"Nonetheless, there is also a desire to bring species that are present in the forest, but not currently managed, into the supply chain. There are a number of “minor” species which could be candidates but little is known about the mechanical properties of these when grown in the British Isles, their suitability for different markets, and their suitability for industrial processing."

"There is a great deal of very valuable information within the forestry and sawmill industries gained from years of experience of working with different species. As part of our SIRT (Strategic Integrated Research in Timber) work plan it was agreed to undertake a survey asking the people working within the sawmill industry of their experience and knowledge of processing and marketing timber from these less common forest species", added Dr Ridley-Ellis.

A printable copy of the survey can be downloaded here, filled in manually and returned to [email protected]. Anonymised results will be published on the blog website and in a press release.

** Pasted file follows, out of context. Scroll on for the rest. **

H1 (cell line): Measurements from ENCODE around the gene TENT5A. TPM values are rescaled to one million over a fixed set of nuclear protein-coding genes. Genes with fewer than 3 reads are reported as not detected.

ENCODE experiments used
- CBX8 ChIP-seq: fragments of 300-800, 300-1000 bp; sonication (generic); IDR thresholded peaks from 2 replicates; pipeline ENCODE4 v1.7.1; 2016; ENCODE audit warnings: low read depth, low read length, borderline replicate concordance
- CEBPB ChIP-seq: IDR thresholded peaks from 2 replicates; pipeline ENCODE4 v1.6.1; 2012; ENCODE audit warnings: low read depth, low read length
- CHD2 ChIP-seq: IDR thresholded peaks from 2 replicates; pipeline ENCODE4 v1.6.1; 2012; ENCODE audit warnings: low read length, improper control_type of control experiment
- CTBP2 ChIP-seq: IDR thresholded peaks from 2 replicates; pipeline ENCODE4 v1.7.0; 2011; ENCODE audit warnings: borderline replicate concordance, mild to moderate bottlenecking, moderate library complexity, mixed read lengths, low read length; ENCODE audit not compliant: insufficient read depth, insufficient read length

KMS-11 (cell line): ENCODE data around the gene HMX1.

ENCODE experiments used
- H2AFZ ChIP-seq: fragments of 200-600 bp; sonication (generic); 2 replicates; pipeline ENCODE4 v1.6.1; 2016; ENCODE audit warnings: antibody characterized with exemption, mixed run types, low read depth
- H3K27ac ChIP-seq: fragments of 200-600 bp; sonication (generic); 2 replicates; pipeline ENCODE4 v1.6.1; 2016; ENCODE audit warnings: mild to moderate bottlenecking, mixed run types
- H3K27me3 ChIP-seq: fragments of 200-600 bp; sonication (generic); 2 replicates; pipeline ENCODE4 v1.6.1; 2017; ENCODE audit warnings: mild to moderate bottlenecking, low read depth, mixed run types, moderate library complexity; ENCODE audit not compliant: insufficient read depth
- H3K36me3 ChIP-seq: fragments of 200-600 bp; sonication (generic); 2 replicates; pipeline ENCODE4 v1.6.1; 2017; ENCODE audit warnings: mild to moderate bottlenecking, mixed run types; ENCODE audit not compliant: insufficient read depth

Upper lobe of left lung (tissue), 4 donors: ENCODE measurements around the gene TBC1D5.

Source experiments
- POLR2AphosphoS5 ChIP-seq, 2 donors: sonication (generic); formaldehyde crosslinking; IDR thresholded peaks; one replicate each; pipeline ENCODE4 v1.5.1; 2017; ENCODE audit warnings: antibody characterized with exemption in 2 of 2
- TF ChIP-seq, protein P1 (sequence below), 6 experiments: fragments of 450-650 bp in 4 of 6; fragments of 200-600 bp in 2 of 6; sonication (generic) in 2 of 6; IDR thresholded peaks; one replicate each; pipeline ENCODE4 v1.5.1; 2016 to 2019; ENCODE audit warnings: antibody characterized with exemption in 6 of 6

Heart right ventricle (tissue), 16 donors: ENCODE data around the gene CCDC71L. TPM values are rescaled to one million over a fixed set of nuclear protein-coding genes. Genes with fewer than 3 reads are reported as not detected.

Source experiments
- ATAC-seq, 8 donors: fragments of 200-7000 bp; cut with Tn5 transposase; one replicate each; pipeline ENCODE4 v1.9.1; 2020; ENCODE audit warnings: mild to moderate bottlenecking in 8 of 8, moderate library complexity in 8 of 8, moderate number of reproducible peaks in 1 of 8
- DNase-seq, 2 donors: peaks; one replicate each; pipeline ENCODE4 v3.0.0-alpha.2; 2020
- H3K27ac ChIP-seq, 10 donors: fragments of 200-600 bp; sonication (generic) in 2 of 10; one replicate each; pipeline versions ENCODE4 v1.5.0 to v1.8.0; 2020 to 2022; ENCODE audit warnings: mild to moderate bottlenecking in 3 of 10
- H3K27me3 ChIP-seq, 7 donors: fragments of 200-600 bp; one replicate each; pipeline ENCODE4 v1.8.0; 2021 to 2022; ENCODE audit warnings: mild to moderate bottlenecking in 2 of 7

Further information is available at http://blogs.napier.ac.uk/cwst/ and here.

 

[News URL: http://cti-timber.org/content/centre-wood-science-and-technology-launches-timber-species-survey]

Wood dominates global furniture market, new report shows

As highlighted by Credence Research in its new report, in 2015 wood contributed highest in the total revenue of global furniture market and is likely to be dominant over the period 2016-2023.

Furniture market has been estimated to be valued at US$ 137.5 Bn by the end of 2016 and is expected to attain revenue of US$ 186.5 Bn by 2023, expanding at a CAGR of 4.5% during the forecast period 2016-2023.

"Escalation in global demand for reasonable and affordable furniture generated the requirements for such that are crucial for global furniture manufacturers to prosper in current scenario", says the report. "The availability of some of major international companies as well as various small and local regional brands has strengthened the growth of global furniture market over the past few years. Over the next few years, the global furniture market is anticipated to be dominated by various regional/local players due to very low production cost as well as competitive pricing in the market."